A psychiatrist who saw Lionel Desmond twice before he killed his family and himself in 2017 told an inquiry Monday the former soldier displayed symptoms of post-traumatic stress disorder, but his mental health issues were far more complex than the one diagnosis.
Dr. Ian Slayter, who assessed Mr. Desmond during two meetings in the fall of 2016, told the fatality inquiry that the Afghanistan war veteran from rural Nova Scotia also suffered from major depression, a probable traumatic brain injury, possible attention deficit disorder and borderline delusions about his wife’s fidelity.
“He was complex in terms of having several diagnoses going on at the same time,” Dr. Slayter told the inquiry, which has held eight days of hearings.
The psychiatrist, who works at the outpatient clinic at St. Martha’s Regional Hospital in Antigonish, N.S., said Mr. Desmond told him his PTSD symptoms had been subsiding but he said his jealousy toward his wife Shanna and nightmares about infidelity had been getting worse.
“Clearly, jealousy was one of the problems,” Dr. Slayter said. “I didn’t spend a lot of time going into that … They seemed irritated with each other.”
Dr. Slayter said when he first met Mr. Desmond during an emergency room visit on Oct. 24, 2016, Shanna was with him and did most of the talking, saying at one point she was not afraid of him, though she confirmed there had been a great deal of marital conflict.
“It’s clear there had been a lot of arguing,” Dr. Slayter testified. “They were talking about years of that going on … He would get angry, pound on tables and throw things.”
Mr. Desmond, who at the time mainly complained about nightmares and lack of sleep, insisted he had never physically abused his wife.
During a follow-up psychiatric assessment on Dec. 2, 2016, Dr. Slayter concluded Mr. Desmond’s jealousy seemed “overemphasized” and “bordering on delusional,” he said.
Dr. Slayter said Mr. Desmond, 33, also had problems processing information and complained about having difficulty following instructions or long conversations. Those symptoms could have been linked to a possible traumatic brain injury caused by one of three serious falls he had while serving in Afghanistan in 2007, he said.
On Jan. 3, 2017, Mr. Desmond used a Soviet-era SKS 7.62 semi-automatic carbine to kill his 52-year-old mother Brenda, his 31-year-old wife and their 10-year-old daughter Aaliya inside the family’s mobile home in Upper Big Tracadie, N.S.
Dr. Slayter told the inquiry he was worried Mr. Desmond was “falling through the cracks” because he had been receiving care through the federal Veterans Affairs Department when he was living in New Brunswick, but those services stopped when he moved to Nova Scotia.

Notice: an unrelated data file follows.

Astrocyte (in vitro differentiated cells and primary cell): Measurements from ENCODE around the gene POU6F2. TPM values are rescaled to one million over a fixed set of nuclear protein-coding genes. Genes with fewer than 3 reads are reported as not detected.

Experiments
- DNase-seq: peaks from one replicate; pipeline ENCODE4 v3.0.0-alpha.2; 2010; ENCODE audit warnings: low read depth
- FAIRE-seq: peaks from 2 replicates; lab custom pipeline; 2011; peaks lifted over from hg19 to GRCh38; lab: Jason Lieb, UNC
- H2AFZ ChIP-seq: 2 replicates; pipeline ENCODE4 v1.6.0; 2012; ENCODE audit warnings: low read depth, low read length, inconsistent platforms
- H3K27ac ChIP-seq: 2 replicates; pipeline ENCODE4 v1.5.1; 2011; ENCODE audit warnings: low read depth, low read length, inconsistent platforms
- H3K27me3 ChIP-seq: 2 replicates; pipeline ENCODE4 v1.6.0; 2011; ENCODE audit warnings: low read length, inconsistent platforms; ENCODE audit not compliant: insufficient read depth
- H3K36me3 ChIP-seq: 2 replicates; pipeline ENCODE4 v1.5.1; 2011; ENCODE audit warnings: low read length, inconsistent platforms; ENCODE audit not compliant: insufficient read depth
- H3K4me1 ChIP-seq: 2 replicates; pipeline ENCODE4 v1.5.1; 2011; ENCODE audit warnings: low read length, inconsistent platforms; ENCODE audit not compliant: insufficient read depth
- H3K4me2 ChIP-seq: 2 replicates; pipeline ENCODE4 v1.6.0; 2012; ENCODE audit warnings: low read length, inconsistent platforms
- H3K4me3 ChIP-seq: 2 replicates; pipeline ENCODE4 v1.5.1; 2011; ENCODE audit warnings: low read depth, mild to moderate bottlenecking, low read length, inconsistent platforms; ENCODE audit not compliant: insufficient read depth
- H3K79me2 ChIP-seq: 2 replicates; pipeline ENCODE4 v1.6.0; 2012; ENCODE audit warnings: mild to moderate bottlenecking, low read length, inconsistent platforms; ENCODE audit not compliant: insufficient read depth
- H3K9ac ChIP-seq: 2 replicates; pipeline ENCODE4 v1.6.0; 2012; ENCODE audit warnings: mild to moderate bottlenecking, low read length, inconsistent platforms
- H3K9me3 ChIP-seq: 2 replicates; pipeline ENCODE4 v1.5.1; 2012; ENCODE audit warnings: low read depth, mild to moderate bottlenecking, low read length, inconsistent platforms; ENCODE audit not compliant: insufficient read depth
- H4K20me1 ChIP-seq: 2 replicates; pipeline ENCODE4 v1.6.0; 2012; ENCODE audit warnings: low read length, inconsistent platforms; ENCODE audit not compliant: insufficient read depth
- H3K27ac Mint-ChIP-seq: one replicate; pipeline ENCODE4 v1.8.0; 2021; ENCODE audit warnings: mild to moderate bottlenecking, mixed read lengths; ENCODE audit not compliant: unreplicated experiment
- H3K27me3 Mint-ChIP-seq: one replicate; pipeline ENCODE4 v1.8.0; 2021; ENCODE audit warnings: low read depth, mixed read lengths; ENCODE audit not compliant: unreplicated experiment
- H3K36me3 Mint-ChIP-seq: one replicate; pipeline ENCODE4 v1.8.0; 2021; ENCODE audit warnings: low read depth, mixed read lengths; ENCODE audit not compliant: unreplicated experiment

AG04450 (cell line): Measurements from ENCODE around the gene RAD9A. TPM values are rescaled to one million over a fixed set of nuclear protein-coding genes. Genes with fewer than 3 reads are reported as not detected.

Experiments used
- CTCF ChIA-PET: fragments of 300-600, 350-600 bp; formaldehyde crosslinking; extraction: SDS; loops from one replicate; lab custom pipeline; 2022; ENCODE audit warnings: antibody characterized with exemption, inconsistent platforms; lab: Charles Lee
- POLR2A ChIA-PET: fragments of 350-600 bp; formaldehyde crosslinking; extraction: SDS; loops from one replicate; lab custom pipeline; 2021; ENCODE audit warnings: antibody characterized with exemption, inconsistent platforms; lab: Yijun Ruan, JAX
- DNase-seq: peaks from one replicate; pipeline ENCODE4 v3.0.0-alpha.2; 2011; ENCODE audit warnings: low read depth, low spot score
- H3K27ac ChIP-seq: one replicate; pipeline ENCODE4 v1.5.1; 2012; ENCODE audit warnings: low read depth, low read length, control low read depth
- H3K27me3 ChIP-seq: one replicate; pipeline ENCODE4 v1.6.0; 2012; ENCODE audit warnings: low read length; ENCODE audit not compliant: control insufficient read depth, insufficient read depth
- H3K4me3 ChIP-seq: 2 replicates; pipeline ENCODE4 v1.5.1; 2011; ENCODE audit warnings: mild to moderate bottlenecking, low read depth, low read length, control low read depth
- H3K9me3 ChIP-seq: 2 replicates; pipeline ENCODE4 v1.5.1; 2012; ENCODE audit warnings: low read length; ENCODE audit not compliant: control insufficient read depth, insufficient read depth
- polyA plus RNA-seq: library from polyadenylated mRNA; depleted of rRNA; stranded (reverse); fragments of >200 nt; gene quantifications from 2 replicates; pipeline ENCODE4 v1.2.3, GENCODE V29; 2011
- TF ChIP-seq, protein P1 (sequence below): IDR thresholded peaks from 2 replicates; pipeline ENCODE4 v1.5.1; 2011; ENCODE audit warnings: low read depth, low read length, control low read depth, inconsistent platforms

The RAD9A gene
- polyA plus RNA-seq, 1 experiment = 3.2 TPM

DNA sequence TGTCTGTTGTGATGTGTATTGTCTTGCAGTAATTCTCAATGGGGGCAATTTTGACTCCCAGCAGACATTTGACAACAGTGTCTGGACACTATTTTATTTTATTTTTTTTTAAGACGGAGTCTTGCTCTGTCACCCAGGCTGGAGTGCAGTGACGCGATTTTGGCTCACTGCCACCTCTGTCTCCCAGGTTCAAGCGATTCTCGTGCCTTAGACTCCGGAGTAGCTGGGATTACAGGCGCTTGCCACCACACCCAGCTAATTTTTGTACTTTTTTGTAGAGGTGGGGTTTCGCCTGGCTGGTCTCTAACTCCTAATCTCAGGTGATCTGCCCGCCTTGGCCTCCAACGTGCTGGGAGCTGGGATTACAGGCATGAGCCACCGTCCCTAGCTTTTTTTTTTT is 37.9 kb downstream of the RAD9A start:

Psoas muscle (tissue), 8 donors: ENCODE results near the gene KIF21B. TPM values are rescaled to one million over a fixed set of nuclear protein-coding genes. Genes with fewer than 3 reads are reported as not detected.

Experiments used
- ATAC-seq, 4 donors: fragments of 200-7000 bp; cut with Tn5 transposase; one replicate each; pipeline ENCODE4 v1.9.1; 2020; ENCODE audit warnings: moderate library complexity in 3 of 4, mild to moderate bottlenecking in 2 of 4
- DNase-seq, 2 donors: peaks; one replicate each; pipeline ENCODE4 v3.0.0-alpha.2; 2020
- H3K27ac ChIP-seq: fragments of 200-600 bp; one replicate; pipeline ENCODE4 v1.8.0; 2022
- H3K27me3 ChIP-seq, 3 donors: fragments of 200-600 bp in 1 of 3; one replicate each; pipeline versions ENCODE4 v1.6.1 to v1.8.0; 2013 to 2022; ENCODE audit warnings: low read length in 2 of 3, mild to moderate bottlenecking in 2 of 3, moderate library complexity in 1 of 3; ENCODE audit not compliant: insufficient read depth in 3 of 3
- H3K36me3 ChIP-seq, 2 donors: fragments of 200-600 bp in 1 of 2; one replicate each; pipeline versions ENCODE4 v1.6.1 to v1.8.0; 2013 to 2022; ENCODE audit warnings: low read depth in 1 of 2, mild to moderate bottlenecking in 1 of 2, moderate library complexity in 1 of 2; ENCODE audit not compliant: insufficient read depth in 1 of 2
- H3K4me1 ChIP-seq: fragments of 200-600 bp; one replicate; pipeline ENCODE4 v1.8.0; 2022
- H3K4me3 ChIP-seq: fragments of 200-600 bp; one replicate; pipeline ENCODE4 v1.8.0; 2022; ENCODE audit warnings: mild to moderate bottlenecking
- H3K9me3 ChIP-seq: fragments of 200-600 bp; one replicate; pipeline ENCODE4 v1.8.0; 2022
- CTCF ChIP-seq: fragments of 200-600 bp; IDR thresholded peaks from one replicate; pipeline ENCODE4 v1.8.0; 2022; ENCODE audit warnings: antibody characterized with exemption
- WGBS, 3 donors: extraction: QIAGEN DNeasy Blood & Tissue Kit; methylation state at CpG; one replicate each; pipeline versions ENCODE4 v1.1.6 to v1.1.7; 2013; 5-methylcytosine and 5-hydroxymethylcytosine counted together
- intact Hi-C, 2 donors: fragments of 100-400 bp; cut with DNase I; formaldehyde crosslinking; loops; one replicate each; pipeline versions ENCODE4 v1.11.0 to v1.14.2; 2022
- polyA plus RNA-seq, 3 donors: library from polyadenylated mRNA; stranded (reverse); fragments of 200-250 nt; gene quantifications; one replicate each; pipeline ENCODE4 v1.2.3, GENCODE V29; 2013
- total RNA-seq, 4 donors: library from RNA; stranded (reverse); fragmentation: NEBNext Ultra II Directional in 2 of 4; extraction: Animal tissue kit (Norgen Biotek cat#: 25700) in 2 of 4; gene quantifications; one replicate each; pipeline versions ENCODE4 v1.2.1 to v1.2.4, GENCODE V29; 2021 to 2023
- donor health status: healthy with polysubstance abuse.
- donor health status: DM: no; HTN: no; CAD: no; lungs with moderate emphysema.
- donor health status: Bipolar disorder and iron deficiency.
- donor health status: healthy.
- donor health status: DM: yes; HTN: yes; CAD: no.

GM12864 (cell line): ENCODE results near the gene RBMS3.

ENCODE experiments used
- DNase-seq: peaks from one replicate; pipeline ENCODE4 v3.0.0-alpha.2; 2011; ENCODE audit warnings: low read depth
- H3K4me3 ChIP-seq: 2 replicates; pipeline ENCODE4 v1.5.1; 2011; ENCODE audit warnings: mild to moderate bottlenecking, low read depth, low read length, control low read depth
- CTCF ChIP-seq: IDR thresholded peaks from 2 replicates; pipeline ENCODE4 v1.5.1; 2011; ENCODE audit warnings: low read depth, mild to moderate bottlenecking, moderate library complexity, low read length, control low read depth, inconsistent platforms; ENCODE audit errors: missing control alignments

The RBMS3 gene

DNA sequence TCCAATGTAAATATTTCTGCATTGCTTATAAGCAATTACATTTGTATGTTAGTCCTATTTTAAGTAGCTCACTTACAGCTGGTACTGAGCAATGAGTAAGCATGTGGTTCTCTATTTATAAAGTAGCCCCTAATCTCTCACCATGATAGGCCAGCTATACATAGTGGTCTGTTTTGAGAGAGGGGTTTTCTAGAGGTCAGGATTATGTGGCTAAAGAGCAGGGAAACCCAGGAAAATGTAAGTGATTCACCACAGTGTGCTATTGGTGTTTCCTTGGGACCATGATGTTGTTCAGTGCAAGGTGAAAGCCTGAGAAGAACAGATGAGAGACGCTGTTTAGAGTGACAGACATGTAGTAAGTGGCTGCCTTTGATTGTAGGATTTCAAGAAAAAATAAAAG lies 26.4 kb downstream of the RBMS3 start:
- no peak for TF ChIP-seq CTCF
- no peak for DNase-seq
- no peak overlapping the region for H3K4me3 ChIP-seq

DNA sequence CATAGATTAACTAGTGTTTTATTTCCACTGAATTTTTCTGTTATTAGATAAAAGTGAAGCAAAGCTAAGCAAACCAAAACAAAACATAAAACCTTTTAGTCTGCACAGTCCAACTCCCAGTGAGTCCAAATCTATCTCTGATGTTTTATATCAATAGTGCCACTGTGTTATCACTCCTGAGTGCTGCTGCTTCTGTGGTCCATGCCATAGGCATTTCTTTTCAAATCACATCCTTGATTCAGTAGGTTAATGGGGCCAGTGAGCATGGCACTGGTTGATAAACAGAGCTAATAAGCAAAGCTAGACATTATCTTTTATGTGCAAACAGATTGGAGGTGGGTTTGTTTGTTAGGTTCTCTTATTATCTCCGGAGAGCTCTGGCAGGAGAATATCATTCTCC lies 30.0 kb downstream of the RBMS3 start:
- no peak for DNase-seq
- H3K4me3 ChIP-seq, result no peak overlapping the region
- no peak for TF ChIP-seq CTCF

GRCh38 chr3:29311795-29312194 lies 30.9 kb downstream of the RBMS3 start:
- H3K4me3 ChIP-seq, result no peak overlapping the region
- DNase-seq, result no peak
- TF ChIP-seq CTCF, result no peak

“I thought it could be organized better,” he said. “He deserved it.”
Melissa Grant, a lawyer representing the attorney general of Canada, told Slayter that Mr. Desmond had a case manager within Veterans Affairs who was working on finding him the services he needed, but there was some dispute over where he would have to go – Halifax or Cape Breton.
The inquiry has heard that Mr. Desmond failed to show up for an appointment with Slayter on Dec. 21, 2016, but on Jan. 3, 2017 – the same day as the killings – he booked another appointment for later in the month.
Dr. Slayter was the third medical professional to testify that Mr. Desmond was articulate, calm, coherent and showed no signs of psychosis or thoughts of suicide or homicide, which is why he was considered a low risk for violence in late 2016 and early 2017.
“There were no red flags,” Dr. Slayter said.
However, he said he was not told about an incident a year earlier in New Brunswick when Mr. Desmond threatened suicide and the police were called in.
Dr. Slayter said he wanted Mr. Desmond to get help from an occupational stress injury clinic and to undergo a specialized neuropsychological assessment, which would examine the extent of his possible brain injury.
But before those services could be arranged, he asked Mr. Desmond to obtain his medical records from the Canadian Armed Forces and Veterans Affairs, something Dr. Slayter admitted would be difficult for Mr. Desmond to accomplish.
Mr. Desmond told the psychiatrist he had an upcoming appointment with a Veterans Affairs therapist, but Dr. Slayter confirmed he did not exchange information with her.
Tara Miller, who represents Mr. Desmond’s sister, Chantel, suggested the lack of communication could have been a barrier to Mr. Desmond’s care.
“You’re both essentially working in the same direction but you’re in silos … So we have all of these folks who are trying to help Mr. Desmond … and nobody’s able to share the information,” Miller said.
Dr. Slayter agreed.
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